Yearly Archives: 2017
While some readers may already know this work, legal academics do not always keep up with monographs that focus on history. So, I will try to widen the audience for this excellent book.
A Class by Herself traces the story of “protective legislation” — e.g., laws regulating wages and hours — concentrating on debates over statutes that applied only to women. The story begins in the Progressive Era of the late nineteenth and early twentieth centuries, continues through the New Deal, and ends with questions about modern laws such as the Pregnancy Discrimination Act and Title VII. The book does an impressive job with multiple historical subjects: legal history, history of “worklaw,” history of feminist thought, and history of politics and of the state. Continue reading "Protective Legislation and Its Critics: an Enduring Legacy"
In the law of Wills, the testator’s intent is of upmost importance. If there is clear and convincing evidence of a testator’s intent, then a document intended to be his or her will should be probated, right? Not so fast—according to Professor John Langbein, in a jurisdiction that has adopted the strict compliance approach to Wills Act formalities a document will not constitute a validly executed will if all of the statutory requirements are not met, even when evidence shows that the testator intended the document to be his or her will. Langbein penned substantial compliance and harmless error proposals as alternatives to strict compliance. In Wills Act Compliance and the Harmless Error Approach: Flawed Narrative Equals Flawed Analysis?, Professor Peter T. Wendel asserts that Professor Langbein has not framed the narrative correctly and therefore the analysis of the issue is flawed. He rephrases the narrative so that the debate can continue in a less simplistic manner.
Wendel asserts that Langbein incorrectly painted a picture of strict compliance as a rigid villain that invalidates wills when there is not 100 percent compliance with Wills Act formalities. In his articles, Langbein uses conclusory language and assumes that the reader already agrees with him. Then, in each article, Langbein’s proposal is pitched as the solution to the injustice of the strict compliance approach. Professor Langbein first proposed a substantial compliance doctrine, and a decade later proposed a more lenient harmless error doctrine outlining when courts should probate documents that do not meet the requirements of the Wills Act. Although Langbein’s harmless error proposal has been adopted as part of the Uniform Probate Code and Restatement (third) of Property, most states have not adopted such proposal. Continue reading "Strict Compliance and Wills Act Formalities"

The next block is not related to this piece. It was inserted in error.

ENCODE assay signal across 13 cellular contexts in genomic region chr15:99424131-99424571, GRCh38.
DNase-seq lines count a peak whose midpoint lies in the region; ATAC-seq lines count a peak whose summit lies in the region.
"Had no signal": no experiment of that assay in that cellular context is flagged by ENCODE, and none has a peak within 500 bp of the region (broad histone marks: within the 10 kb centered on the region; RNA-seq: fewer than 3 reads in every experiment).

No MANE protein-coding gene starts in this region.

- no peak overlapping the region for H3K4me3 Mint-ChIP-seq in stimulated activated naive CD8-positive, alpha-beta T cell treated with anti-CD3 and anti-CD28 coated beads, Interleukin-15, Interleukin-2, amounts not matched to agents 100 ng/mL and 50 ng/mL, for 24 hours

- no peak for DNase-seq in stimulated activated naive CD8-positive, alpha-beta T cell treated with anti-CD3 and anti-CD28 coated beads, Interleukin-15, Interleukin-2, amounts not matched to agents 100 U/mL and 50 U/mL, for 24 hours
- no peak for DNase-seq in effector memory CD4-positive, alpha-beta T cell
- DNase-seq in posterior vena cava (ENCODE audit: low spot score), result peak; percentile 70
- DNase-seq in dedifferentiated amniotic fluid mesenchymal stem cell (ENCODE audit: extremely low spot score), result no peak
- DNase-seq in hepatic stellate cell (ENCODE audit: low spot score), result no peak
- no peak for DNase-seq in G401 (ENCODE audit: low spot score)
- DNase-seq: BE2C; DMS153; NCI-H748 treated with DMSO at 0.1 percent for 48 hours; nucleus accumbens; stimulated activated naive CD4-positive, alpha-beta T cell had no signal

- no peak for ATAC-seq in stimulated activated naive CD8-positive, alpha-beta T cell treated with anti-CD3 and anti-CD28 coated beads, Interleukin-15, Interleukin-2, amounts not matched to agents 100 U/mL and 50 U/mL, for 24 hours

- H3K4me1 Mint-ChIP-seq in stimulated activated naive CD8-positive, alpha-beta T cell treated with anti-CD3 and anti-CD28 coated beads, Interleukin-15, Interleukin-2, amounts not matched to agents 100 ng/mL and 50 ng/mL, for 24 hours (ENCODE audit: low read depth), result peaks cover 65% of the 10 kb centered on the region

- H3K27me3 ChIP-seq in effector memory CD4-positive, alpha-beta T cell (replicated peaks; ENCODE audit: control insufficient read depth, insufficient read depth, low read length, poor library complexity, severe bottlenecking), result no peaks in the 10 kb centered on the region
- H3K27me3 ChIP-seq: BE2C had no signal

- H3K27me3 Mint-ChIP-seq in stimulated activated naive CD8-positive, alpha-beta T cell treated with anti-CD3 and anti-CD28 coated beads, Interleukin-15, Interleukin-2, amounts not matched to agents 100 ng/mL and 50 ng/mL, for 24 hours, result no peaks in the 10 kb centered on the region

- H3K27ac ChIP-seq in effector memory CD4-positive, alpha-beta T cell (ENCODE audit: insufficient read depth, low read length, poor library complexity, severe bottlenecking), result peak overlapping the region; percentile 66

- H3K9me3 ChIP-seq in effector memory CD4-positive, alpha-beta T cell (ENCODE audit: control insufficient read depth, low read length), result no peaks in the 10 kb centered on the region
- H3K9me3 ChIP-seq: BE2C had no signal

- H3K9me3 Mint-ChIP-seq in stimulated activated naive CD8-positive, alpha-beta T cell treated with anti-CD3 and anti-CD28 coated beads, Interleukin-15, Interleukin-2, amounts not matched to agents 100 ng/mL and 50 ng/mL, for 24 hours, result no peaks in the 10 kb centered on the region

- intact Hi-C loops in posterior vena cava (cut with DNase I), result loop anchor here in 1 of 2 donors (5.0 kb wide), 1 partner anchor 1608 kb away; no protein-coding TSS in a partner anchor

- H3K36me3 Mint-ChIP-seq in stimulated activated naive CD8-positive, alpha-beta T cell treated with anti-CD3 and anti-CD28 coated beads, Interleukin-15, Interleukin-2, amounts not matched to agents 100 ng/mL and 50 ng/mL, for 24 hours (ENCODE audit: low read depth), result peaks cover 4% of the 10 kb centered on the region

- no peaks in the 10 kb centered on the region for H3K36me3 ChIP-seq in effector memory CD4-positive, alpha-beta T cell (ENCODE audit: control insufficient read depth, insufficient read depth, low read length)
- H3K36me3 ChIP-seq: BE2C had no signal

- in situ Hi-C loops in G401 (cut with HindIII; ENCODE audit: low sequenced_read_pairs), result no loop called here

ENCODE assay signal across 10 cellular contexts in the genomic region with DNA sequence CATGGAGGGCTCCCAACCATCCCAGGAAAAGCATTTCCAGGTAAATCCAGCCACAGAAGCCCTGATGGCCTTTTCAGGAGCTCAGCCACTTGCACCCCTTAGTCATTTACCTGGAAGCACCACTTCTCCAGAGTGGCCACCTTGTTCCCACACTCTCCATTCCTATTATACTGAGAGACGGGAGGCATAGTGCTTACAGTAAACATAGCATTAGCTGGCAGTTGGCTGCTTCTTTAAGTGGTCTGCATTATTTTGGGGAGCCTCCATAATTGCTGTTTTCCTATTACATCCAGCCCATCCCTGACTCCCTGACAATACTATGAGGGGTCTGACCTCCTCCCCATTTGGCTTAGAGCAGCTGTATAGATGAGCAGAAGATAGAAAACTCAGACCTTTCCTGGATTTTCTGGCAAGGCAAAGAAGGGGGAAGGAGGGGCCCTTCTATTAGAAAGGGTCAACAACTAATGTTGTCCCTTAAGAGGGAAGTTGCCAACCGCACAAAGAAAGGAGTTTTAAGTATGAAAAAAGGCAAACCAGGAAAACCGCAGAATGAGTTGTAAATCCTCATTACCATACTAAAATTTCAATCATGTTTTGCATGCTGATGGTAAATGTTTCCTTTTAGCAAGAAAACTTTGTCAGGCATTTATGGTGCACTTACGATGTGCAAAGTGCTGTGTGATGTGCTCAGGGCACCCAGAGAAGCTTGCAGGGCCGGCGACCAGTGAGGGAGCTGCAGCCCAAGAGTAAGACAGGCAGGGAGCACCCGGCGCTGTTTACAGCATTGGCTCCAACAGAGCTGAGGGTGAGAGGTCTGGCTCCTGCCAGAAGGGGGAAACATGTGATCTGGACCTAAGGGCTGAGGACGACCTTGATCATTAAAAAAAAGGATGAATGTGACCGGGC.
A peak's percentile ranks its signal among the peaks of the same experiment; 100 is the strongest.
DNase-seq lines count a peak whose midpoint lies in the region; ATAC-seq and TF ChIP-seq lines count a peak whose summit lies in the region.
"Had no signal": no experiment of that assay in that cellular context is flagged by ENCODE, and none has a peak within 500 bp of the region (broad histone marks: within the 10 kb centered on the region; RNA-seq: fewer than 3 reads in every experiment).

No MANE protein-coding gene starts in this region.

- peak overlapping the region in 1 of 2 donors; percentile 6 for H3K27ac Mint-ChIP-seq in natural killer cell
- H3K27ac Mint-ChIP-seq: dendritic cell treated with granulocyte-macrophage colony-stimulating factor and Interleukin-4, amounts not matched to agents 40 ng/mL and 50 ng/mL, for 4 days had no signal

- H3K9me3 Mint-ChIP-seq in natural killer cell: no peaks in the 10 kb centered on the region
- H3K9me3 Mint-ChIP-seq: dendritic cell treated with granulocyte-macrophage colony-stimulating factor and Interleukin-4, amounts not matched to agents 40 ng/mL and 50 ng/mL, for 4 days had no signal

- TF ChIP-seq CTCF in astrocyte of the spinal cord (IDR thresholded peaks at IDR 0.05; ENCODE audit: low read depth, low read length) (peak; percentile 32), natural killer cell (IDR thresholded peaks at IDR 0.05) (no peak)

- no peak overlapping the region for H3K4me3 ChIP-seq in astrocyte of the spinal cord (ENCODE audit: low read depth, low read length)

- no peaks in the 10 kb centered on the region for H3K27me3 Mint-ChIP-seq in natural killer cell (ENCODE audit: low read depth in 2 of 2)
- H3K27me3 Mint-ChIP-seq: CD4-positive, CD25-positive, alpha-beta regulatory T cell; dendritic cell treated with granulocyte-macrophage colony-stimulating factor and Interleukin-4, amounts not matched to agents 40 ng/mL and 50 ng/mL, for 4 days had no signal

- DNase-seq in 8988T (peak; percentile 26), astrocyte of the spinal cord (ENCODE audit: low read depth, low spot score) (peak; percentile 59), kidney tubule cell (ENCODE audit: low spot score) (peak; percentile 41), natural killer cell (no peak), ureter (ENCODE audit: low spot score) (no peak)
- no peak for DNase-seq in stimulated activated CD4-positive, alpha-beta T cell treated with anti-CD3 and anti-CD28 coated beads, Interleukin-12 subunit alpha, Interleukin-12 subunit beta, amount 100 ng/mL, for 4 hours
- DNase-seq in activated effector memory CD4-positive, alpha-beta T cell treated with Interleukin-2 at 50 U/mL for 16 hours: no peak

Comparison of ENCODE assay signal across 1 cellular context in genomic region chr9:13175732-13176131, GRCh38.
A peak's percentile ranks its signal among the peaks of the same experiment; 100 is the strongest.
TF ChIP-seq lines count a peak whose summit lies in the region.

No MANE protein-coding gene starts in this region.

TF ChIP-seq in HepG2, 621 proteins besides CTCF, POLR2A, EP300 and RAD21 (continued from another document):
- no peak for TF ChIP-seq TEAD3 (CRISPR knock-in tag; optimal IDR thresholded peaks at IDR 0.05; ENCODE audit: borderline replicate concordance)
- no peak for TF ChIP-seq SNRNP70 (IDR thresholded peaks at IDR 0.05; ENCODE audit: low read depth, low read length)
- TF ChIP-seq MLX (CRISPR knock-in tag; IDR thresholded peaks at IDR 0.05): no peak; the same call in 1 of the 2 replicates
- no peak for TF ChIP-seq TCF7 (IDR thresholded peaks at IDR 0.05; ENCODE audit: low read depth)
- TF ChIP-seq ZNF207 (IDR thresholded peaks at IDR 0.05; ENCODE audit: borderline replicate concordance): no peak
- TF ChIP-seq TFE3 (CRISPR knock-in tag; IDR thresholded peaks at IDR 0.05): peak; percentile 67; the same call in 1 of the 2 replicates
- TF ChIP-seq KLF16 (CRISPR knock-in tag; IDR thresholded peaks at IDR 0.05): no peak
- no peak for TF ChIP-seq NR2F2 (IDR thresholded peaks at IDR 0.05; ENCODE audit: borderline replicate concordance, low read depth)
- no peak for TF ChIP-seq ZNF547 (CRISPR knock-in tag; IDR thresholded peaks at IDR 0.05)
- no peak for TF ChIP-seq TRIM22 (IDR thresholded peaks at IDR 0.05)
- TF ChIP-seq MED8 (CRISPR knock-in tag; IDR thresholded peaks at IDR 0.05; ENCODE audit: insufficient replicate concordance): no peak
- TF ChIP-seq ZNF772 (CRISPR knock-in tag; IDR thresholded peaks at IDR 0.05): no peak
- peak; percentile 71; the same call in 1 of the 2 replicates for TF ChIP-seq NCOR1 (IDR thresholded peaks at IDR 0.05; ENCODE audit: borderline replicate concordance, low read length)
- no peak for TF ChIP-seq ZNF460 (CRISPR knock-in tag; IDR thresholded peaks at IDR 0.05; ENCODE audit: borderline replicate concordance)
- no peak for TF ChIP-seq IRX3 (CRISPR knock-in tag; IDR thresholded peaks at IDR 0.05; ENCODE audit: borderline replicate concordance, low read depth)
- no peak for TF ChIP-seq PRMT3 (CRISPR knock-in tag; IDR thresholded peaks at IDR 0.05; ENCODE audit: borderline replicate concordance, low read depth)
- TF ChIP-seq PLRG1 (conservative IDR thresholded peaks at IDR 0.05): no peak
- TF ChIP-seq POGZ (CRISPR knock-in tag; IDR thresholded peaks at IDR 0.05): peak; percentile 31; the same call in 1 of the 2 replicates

The article that made me think hardest about American constitutional law this year was not a work of legal scholarship. It was historian Rick Perlstein’s meditation on the making of modern American conservatism.
Perlstein begins his article by describing the “rough consensus” among historians about how the right became the dominant political force in American politics in the second half of the twentieth century. The story starts in 1955, when William F. Buckley Jr. founded the National Review to combat the decades-long marginalization of political conservatism. Buckley banished John Birchers, anti-Semites, and fanatical Ayn Randians and “fused the diverse schools of conservative thinking—traditionalist philosophers, militant anti-Communists, libertarian economists—into a coherent ideology.” Fueled by support from white suburban voters, the new political conservatives thrived. Crucial to their success—or so the story goes—was their denouncement of the “political surrealism of the paranoid fringe.” Particularly in the South, new movement conservatives sublimated the “frenetic, violent anxieties” aroused by race, and spoke instead of “stable housing values,” “quality local education,” and “colorblind constitutionalism.” Simply put, modern conservatism became a dominant force by eschewing what Richard Hofstadter called “the paranoid style in American politics.” Continue reading "The Paranoid “Fringe” in American Politics "
The Dwindling Taxable Share Of U.S. Corporate Stock, written by Steven M. Rosenthal and Lydia S. Austin, analyzes the available data regarding the ownership of corporate stock in the United States. Over the history of the income tax, most business capital has been invested in corporations, so an assumption that the income taxation of business meant income taxation of corporations was a reasonable assumption. Similarly, most owners of domestic capital were assumed to be taxable individuals.
One could, therefore, use as a starting point for any reform proposal, the idea that a corporation would be taxed at the stated corporate rates and would make distributions of earnings to individuals who would be taxed at the stated individual rates. Rationalization of business taxation has often aimed at eliminating the incentive to engage in business investment other than through corporate entities. This rationalization (or “integration”) using these standard assumptions about the nature of corporate holdings, involves pushing the corporate tax out to shareholders (by effectively reducing rates when corporate income is distributed), or pushing the individual tax into corporations (by effectively reducing the rate on dividends received). Continue reading " Who Gets Taxed When a US Corporation Pays Dividends?"